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A comparative transcriptome approach for identification of molecular changes in Aphanomyces invadans infected Channa striatus

  • Venkatesh Kumaresan
  • Mukesh Pasupuleti
  • Mariadhas Valan Arasu
  • Naif Abdullah Al-Dhabi
  • Aziz Arshad
  • S. M. Nurul Amin
  • Fatimah Md. Yusoff
  • Jesu Arockiaraj
Original Article

Abstract

Snakehead murrel, Channa striatus is an economically important aquatic species in Asia and are widely cultured and captured because of its nutritious and medicinal values. Their growth is predominantly affected by epizootic ulcerative syndrome (EUS) which is primarily caused by an oomycete fungus, Aphanomyces invadans. However, the molecular mechanism of immune response in murrel against this infection is still not clear. In this study, transcriptome technique was used to understand the molecular changes involved in C. striatus during A. invadans infection. RNA from the control (CF) and infected fish (IF) groups were sequenced using Illumina Hi-seq sequencing technology. For control group, 28,952,608 clean reads were generated and de novo assembly was performed to produce 60,753 contigs. For fungus infected group, 25,470,920 clean reads were obtained and assembled to produce 58,654 contigs. Differential gene expression analysis revealed that a total of 146 genes were up-regulated and 486 genes were down regulated. Most of the differentially expressed genes were involved in innate immune mechanism such as pathogen recognition, signalling and antimicrobial mechanisms. Interestingly, few adaptive immune genes, especially immunoglobulins were also significantly up regulated during fungal infection. Also, the results were validated by qRT-PCR analysis. These results indicated the involvement of various immune genes involved in both innate and adaptive immune mechanism during fungal infection in C. striatus which provide new insights into murrel immune mechanisms against A. invadans.

Keywords

Snakehead Murrel Aphanomyces invadans Epizootic ulcerative syndrome Transcriptome Gene expression 

Abbreviations

EUS

Epizootic ulcerative syndrome

CF

Control fish

IF

Infected fish

OIE

World Organisation for Animal Health

MG

Mycotic granulomatosis

RSD

Red spot disease

UM

Ulcerative mycosis

NGS

Next generation sequencing

FPKM

Fragments per kilobase of exon per million fragments mapped

GO

Gene ontology

MF

Molecular function

CC

Cellular component

BP

Biological process

qRT-PCR

Quantitative real-time polymerase chain reaction

Cq

Quantification cycle

PRRs

Pattern recognition receptors

PAMPs

Pathogen-associated molecular patterns

PGRPs

Peptidoglycan recognition proteins

PGNs

Peptidoglycans

NCC

Nonspecific cytotoxic cells

NK

Natural killer

PGC 1α

Peroxisome proliferator-activated receptor gamma co-activator 1 alpha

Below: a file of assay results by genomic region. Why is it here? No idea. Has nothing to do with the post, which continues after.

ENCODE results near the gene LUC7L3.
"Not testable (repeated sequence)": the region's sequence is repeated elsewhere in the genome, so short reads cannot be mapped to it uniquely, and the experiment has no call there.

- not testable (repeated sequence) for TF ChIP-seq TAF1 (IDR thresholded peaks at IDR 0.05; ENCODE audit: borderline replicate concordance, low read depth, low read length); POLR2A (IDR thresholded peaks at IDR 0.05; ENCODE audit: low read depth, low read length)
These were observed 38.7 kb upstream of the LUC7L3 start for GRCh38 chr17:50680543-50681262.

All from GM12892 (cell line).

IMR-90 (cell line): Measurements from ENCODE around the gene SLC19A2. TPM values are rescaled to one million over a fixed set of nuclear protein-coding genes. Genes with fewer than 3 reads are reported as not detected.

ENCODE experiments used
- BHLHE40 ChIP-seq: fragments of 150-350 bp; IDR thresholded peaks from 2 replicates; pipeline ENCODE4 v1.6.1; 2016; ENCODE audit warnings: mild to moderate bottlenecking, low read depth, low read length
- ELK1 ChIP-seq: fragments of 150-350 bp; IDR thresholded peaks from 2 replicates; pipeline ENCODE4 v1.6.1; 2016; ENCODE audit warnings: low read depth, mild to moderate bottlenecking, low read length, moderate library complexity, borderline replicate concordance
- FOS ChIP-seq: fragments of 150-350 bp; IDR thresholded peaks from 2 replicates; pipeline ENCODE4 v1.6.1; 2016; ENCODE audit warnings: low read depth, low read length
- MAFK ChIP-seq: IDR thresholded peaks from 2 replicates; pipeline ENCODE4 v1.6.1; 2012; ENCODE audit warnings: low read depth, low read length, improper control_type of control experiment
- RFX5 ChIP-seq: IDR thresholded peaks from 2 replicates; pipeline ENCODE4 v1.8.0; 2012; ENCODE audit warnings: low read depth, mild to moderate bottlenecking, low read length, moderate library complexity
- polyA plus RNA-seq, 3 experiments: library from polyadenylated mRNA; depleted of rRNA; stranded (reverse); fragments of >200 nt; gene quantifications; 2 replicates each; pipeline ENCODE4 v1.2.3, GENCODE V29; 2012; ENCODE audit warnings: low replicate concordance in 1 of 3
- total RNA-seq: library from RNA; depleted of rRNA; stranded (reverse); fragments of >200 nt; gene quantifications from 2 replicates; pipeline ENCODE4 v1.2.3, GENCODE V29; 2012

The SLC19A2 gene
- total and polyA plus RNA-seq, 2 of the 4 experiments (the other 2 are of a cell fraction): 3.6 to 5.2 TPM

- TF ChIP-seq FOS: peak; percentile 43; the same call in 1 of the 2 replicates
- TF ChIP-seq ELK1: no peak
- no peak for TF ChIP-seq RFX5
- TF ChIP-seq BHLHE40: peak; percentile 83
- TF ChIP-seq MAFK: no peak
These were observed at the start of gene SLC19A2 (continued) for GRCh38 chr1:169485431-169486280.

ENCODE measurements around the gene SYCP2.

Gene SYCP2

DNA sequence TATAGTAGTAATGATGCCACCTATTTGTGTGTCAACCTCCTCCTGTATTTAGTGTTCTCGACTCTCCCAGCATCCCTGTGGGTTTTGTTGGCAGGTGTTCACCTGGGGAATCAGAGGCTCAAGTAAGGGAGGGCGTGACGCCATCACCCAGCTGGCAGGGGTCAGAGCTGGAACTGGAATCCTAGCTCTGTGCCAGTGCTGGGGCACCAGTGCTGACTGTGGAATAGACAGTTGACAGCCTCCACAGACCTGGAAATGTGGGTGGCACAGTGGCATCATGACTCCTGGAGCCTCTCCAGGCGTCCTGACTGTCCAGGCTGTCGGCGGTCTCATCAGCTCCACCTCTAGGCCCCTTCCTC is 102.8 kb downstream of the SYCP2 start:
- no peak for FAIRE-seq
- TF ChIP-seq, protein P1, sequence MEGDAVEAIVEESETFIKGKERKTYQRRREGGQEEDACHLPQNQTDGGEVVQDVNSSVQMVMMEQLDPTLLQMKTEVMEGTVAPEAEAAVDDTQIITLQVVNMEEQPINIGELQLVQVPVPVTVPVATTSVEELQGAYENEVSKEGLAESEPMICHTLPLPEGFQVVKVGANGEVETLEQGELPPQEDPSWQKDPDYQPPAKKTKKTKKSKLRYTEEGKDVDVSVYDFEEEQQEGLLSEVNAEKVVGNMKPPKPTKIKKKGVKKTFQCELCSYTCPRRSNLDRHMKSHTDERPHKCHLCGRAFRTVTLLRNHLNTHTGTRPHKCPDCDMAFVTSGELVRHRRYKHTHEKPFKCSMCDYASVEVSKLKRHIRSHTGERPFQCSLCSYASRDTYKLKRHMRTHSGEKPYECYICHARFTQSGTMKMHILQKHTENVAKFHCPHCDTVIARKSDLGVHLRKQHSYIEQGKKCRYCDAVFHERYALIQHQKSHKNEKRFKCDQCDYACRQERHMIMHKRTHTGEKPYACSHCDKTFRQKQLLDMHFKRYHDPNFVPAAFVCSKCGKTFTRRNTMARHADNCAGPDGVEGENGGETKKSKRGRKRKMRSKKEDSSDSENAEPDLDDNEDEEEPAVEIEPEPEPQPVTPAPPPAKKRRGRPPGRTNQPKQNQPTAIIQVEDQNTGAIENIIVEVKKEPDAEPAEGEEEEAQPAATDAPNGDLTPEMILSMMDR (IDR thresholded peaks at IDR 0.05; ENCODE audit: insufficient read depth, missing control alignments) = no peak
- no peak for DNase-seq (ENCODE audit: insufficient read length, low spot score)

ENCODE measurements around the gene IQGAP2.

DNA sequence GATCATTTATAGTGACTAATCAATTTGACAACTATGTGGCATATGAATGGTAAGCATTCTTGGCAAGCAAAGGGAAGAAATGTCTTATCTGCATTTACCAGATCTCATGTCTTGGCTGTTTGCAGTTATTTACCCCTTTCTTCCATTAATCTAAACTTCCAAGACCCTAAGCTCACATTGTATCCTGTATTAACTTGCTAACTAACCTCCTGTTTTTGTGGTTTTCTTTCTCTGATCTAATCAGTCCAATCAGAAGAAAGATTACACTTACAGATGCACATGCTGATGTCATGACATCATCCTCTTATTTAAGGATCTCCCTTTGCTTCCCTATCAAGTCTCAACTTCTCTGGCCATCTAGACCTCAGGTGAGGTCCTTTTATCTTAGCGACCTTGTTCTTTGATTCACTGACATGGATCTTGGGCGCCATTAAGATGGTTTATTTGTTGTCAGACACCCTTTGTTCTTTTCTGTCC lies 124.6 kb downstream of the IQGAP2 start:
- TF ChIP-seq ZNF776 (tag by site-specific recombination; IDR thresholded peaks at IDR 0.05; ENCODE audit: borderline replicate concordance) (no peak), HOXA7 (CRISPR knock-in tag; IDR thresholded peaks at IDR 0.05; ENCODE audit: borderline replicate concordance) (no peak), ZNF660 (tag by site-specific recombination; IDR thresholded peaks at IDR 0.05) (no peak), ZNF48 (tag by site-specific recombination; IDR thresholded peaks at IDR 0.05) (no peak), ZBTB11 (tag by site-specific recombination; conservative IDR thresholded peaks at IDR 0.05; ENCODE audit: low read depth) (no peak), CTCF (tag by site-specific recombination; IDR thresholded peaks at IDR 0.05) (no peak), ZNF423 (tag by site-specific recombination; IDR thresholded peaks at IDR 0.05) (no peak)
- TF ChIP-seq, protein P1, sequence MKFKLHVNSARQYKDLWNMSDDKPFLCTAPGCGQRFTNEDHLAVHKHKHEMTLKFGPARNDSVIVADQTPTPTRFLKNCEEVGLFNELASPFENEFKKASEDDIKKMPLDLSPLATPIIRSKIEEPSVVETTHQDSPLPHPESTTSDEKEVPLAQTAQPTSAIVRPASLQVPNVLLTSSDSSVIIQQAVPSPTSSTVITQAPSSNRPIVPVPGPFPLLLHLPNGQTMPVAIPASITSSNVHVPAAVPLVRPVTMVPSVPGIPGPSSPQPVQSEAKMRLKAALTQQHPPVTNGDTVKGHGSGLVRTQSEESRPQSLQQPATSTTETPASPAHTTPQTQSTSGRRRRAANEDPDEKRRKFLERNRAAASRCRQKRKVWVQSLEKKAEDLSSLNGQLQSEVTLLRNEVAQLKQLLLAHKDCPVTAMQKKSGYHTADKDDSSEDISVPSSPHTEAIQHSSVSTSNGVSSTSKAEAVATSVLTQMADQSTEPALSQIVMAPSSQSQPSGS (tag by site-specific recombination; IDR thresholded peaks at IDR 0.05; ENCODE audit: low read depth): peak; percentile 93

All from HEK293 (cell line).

OXPHOS

Oxidative phosphorylation

CPT I

Carnitine palmitoyl transferase I

Ig

Immunoglobulin

LITR

Leukocyte immune-type receptor

IgSF

Immunoglobulin superfamily

AP

Alternate pathway

Notes

Acknowledgements

This research is supported by Department of Biotechnology (DBT), Ministry of Science and Technology, Government of India, New Delhi under the program of Aquaculture and Marine Biotechnology (No. BT/PR13183/AAQ/3/723/2015). The authors also grateful to the Deanship of Scientific Research, King Saud University for partial funding through Vice Deanship of Scientific Research Chairs. Moreover, the corresponding author would like to acknowledge Institute of Bioscience, Universiti Putra Malaysia, Malaysia for providing him visiting professor Award (UPM/PEND/500-3/4/10) to complete this study under the HICoE and SATREPS-COSMOS programs, Ministry of Higher Education Malaysia.

Compliance with ethical standards

Conflict of interest

The authors declare that they have no conflict of interest.

Research involving human and animal participants

This experiment does not contain any human participants. The animal, striped murrel Channa striatus used in this experiment was treated with care following the ethical procedures of the SRM Institute of Science and Technology (SRMIST) guidelines and regulations. All the experimental protocols were approved by the research committee of SRMIST.

Supplementary material

11033_2018_4418_MOESM1_ESM.docx (285 kb)
Supplementary material 1 (DOCX 284 KB)

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Copyright information

© Springer Nature B.V. 2018

Authors and Affiliations

  1. 1.Department of Biotechnology, Faculty of Science and HumanitiesSRM Institute of Science and TechnologyChennaiIndia
  2. 2.Lab PCN 206, Microbiology DivisionCSIR-Central Drug Research InstituteLucknowIndia
  3. 3.Addiriyah Research Chair for Environmental Studies, Department of Botany and Microbiology, College of ScienceKing Saud UniversityRiyadhSaudi Arabia
  4. 4.International Institute of Aquaculture and Aquatic Sciences (I-AQUAS), Universiti Putra MalaysiaSi Rusa Port DicksonMalaysia
  5. 5.Department of Aquaculture, Faculty of AgricultureUniversiti Putra MalaysiaSerdangMalaysia
  6. 6.Laboratory of Marine Biotechnology, Institute of BioscienceUniversiti Putra MalaysiaSerdangMalaysia
  7. 7.SRM Research InstituteSRM Institute of Science and TechnologyChennaiIndia

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